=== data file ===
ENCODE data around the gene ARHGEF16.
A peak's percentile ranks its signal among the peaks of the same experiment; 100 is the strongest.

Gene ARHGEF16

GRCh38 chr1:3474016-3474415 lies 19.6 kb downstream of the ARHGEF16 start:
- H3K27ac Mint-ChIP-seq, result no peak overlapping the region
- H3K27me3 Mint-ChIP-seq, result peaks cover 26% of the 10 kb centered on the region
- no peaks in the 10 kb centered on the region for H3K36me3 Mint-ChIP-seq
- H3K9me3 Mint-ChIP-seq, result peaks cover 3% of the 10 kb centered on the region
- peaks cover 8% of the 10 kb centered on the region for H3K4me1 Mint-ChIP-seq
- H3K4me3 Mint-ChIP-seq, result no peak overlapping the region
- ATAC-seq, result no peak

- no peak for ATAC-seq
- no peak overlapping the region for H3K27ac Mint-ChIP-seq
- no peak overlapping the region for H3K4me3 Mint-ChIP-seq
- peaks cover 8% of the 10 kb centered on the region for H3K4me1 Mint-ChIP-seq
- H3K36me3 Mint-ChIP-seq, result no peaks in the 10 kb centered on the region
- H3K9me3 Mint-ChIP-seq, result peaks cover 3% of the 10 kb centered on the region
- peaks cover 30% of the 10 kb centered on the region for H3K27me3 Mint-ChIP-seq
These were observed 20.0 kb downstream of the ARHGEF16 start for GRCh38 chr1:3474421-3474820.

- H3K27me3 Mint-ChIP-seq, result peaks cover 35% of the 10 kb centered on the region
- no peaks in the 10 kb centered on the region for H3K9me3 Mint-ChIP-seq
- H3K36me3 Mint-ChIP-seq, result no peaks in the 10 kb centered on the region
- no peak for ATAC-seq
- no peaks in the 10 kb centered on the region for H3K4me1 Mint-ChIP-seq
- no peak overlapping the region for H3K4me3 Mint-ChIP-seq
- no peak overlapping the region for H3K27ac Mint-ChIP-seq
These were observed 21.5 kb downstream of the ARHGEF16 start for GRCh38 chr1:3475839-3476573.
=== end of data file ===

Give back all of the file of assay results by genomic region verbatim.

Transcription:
ENCODE data around the gene ARHGEF16.
A peak's percentile ranks its signal among the peaks of the same experiment; 100 is the strongest.

Gene ARHGEF16

GRCh38 chr1:3474016-3474415 lies 19.6 kb downstream of the ARHGEF16 start:
- H3K27ac Mint-ChIP-seq, result no peak overlapping the region
- H3K27me3 Mint-ChIP-seq, result peaks cover 26% of the 10 kb centered on the region
- no peaks in the 10 kb centered on the region for H3K36me3 Mint-ChIP-seq
- H3K9me3 Mint-ChIP-seq, result peaks cover 3% of the 10 kb centered on the region
- peaks cover 8% of the 10 kb centered on the region for H3K4me1 Mint-ChIP-seq
- H3K4me3 Mint-ChIP-seq, result no peak overlapping the region
- ATAC-seq, result no peak

- no peak for ATAC-seq
- no peak overlapping the region for H3K27ac Mint-ChIP-seq
- no peak overlapping the region for H3K4me3 Mint-ChIP-seq
- peaks cover 8% of the 10 kb centered on the region for H3K4me1 Mint-ChIP-seq
- H3K36me3 Mint-ChIP-seq, result no peaks in the 10 kb centered on the region
- H3K9me3 Mint-ChIP-seq, result peaks cover 3% of the 10 kb centered on the region
- peaks cover 30% of the 10 kb centered on the region for H3K27me3 Mint-ChIP-seq
These were observed 20.0 kb downstream of the ARHGEF16 start for GRCh38 chr1:3474421-3474820.

- H3K27me3 Mint-ChIP-seq, result peaks cover 35% of the 10 kb centered on the region
- no peaks in the 10 kb centered on the region for H3K9me3 Mint-ChIP-seq
- H3K36me3 Mint-ChIP-seq, result no peaks in the 10 kb centered on the region
- no peak for ATAC-seq
- no peaks in the 10 kb centered on the region for H3K4me1 Mint-ChIP-seq
- no peak overlapping the region for H3K4me3 Mint-ChIP-seq
- no peak overlapping the region for H3K27ac Mint-ChIP-seq
These were observed 21.5 kb downstream of the ARHGEF16 start for GRCh38 chr1:3475839-3476573.